Soi is your Capitol Hill secret weapon when you want some great cocktails and just a little bit to eat, in part because it’s very easy to get in here without a reservation. Expect small plates and “drinking food” like noodles, chili fish sauce chicken wings, spicy curry prawns, and pork-lemongrass meatballs. After a few rounds of beer slushies or cocktails with things like mango vodka, almond liqueur, and coconut cream, call it a night or hit up some other Pike/Pine bars in the area.
When you have your whole team with you for some after-work cocktails and snacks, you need a place with reliable availability. You need Bar Vacilando. This place won’t be hard to get into, and has more than two dozen shareable small plates, ranging from grilled tuna tacos with cilantro cream to green bean fries with jalapeño aioli and slow-braised pork with crispy rice. Don’t forget a few rounds of herb-infused cocktails (we like the Honey Badger, a sparkling drink with gin, honey, lemon, and lavender bitters).
Foreign National has a great lineup of tropical cocktails, but it’s about more than just the drinks here: the Asian fusion bar food is worth a trip. Bring a friend or date who won’t mind feeling like they’re in an alternate dimension/secret agent parody movie (the dramatic interior has touches like a disco ball and a distinct lack of windows). It can get cramped in here at peak times, but a couple of hibiscus rum Expat punches and cheeseburger bao with special sauce will help you get over that.
We like Manolin best for a full dinner, but it works equally well for snacking. Sit at the big U-shaped bar with a tropical rum cocktail, some ceviche, and a pile of lime-squeezed salt-and-pepper plantain chips. It’s ideal for a coworker happy hour or even a first date, and if you’re still hungry, order the black rice with squid and chorizo.
2120 has a big bar, great Latin fusion small plates, and large-format punch bowls topped with edible flowers. It’s on the ground floor of an Amazon office building, so if you work there, you can’t beat it for post-work stress relief. At Happy Hour, there are snacks like mini pork belly tostadas, fries with homemade ketchup, and fresh oysters - but if you don’t make it in time for that, other things like hibiscus-braised beets, charcuterie, fish cakes, and even the bread basket with homemade ash butter will still make you happy.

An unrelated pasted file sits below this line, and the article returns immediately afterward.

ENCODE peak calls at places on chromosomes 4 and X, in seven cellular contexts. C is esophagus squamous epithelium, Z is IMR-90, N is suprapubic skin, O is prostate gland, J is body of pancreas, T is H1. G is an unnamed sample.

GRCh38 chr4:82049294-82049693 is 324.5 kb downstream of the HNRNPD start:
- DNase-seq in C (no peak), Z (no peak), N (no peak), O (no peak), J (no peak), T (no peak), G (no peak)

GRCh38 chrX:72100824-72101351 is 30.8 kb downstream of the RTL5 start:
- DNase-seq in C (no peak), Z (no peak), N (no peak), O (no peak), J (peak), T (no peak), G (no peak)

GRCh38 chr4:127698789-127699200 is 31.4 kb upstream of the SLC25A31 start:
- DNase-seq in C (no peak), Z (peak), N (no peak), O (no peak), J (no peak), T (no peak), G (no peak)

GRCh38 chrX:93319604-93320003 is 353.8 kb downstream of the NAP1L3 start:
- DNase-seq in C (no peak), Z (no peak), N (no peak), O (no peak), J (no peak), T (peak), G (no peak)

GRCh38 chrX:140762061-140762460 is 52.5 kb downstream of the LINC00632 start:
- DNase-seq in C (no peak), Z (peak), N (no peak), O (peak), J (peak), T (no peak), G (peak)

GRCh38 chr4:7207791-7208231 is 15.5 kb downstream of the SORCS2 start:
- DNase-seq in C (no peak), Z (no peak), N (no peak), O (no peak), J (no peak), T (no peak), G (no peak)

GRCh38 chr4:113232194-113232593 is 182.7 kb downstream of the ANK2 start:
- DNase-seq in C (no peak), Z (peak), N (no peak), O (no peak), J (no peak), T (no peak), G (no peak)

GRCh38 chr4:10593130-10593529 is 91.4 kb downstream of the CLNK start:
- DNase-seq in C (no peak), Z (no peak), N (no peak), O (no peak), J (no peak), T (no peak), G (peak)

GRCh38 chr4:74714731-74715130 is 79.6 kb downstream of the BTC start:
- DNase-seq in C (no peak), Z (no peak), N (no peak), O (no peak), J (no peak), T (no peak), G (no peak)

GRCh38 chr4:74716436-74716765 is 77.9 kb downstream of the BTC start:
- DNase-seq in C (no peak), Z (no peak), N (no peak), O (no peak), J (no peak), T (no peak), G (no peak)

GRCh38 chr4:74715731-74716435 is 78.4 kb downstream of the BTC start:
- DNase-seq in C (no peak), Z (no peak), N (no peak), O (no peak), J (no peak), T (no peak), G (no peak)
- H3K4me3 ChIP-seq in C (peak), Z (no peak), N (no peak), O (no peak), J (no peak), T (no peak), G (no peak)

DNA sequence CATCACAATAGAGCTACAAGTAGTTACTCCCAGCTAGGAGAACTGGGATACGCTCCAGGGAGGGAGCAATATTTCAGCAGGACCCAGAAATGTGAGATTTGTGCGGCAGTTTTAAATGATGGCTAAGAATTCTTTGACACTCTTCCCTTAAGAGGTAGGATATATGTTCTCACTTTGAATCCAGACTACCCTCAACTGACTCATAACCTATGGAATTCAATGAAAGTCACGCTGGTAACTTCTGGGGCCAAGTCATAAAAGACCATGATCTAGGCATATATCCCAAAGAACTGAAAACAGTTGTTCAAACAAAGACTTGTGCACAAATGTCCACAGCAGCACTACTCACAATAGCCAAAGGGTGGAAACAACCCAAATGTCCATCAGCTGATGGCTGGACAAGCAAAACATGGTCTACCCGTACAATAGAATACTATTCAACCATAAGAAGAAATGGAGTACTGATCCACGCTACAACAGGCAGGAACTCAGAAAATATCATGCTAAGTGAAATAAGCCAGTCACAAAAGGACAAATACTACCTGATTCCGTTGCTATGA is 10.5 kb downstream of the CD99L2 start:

If you’re looking for a pub to snack at, this is it. There’s a good wine selection and some solid cocktails, and you can now make reservations. Expect a lively atmosphere perfect for impressing out-of-towners or just catching up with that random friend you haven’t seen in months over some foie gras-topped fries, bone marrow toast, and/or a great warm pretzel with Welsh rarebit (a.k.a. liquid cheese).
Thanks to the addition of frozen watermelon, Revolution has some very good frosé, and it’s available year-round. What you do with that information is up to you. What we would do is come with our friends, hang out on the sectional sofa, maybe play a board game, order some cured meats, cheeses, and a baguette, and plan our eventual drinks-and-light-bite-fueled world domination. But that’s just us.